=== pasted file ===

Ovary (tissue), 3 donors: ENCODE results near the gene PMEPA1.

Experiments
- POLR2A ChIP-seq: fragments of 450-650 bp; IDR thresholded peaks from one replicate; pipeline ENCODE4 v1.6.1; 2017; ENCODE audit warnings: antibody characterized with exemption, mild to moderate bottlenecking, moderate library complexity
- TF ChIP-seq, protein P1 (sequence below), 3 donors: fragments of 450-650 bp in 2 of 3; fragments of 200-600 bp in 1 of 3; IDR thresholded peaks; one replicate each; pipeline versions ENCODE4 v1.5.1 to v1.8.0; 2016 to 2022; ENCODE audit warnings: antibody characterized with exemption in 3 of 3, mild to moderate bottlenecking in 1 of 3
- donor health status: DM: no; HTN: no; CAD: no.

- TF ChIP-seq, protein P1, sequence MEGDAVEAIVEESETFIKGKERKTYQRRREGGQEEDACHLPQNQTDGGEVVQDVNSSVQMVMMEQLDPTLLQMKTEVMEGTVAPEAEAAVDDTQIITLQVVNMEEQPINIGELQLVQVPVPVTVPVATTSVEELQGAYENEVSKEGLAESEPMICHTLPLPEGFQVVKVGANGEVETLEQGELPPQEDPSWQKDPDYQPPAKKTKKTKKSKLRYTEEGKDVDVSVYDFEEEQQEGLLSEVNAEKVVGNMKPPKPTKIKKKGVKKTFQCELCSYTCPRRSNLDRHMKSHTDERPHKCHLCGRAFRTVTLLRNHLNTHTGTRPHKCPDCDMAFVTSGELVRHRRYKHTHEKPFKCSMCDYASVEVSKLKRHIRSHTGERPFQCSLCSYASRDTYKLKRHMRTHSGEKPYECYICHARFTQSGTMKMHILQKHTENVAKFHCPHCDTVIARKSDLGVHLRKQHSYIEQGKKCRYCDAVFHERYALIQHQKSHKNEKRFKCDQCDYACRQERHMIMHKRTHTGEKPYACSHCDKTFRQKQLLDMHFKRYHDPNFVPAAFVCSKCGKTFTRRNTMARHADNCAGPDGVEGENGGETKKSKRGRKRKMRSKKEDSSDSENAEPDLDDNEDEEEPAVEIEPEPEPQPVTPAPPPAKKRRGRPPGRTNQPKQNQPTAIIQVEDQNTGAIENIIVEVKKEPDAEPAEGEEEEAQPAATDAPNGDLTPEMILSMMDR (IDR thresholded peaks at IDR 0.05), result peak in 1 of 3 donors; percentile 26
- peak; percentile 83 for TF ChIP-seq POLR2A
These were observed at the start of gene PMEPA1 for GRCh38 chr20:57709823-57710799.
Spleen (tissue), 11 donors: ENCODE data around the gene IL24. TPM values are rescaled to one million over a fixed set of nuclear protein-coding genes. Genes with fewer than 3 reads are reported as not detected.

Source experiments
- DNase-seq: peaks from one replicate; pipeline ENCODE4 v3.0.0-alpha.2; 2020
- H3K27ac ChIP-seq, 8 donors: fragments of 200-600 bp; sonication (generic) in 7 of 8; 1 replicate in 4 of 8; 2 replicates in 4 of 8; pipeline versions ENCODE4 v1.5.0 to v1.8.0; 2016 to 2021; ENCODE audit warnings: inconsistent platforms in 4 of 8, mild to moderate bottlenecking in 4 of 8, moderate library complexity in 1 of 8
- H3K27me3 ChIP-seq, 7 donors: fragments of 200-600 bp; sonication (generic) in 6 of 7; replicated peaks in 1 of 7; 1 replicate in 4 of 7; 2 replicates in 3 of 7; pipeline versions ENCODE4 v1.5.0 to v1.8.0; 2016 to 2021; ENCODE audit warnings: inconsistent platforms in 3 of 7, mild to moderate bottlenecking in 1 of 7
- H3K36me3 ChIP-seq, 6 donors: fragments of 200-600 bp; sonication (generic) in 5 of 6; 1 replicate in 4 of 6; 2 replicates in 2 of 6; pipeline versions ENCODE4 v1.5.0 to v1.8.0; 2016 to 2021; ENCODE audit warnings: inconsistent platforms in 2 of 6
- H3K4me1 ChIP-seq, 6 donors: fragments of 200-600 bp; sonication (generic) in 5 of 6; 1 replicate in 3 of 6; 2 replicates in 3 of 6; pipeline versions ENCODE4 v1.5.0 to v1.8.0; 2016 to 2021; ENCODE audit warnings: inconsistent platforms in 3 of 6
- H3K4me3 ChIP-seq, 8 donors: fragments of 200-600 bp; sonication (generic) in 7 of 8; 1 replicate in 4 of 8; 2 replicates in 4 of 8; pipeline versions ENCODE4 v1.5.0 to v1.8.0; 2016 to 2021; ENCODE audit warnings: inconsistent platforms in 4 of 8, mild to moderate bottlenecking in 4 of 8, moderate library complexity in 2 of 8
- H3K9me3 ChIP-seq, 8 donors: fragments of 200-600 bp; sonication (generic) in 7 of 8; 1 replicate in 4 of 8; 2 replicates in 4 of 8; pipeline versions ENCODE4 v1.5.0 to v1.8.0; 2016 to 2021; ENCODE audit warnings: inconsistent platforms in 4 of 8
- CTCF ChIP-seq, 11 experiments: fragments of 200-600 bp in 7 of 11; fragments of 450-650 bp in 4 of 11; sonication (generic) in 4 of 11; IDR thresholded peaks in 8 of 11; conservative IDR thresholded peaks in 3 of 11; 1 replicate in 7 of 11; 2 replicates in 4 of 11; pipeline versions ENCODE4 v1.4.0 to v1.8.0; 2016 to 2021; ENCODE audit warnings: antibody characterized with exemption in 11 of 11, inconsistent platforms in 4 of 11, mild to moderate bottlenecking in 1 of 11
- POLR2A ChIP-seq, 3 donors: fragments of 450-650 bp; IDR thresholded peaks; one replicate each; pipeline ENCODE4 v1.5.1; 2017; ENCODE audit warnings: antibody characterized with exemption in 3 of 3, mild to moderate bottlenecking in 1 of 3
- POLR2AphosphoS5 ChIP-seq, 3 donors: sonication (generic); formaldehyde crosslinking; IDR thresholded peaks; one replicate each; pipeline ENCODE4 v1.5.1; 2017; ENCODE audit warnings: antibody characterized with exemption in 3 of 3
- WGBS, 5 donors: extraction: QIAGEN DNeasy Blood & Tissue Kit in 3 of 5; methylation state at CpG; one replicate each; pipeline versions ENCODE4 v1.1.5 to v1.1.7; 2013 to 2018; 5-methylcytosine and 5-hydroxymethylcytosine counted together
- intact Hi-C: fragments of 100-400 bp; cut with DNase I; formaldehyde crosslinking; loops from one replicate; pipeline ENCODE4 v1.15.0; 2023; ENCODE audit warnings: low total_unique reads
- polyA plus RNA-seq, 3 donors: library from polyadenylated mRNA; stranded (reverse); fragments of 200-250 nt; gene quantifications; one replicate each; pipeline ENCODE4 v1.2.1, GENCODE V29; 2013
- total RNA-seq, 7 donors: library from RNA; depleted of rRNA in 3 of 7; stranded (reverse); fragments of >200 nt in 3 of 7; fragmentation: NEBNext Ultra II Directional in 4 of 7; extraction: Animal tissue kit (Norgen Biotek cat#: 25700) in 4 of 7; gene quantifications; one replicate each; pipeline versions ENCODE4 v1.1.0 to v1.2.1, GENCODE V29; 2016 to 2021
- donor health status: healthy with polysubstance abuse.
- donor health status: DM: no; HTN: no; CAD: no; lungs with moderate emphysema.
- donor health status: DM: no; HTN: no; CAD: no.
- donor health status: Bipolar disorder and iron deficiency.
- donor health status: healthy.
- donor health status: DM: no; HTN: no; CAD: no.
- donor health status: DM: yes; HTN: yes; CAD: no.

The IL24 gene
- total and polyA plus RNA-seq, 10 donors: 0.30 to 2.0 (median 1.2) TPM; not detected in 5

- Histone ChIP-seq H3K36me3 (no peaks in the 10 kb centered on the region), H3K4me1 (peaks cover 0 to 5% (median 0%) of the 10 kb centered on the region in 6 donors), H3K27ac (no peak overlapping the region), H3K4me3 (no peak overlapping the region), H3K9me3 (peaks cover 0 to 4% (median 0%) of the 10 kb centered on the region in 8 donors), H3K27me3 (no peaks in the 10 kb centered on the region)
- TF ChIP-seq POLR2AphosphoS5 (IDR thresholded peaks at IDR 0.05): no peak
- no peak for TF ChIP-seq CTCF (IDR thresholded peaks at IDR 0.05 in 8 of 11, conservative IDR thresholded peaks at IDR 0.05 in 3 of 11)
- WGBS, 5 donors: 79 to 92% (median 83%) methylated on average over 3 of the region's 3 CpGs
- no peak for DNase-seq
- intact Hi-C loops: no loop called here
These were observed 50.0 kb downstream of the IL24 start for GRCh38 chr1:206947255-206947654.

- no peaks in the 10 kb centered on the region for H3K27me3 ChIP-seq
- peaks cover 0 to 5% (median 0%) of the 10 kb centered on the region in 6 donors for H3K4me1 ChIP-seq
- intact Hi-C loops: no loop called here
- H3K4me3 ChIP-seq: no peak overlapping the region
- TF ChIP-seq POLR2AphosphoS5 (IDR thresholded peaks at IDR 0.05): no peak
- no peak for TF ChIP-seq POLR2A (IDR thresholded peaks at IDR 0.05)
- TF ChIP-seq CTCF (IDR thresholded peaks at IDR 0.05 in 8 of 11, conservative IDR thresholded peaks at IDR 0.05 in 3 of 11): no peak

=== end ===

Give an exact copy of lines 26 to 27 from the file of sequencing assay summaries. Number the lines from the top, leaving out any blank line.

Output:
- donor health status: DM: no; HTN: no; CAD: no; lungs with moderate emphysema.
- donor health status: DM: no; HTN: no; CAD: no.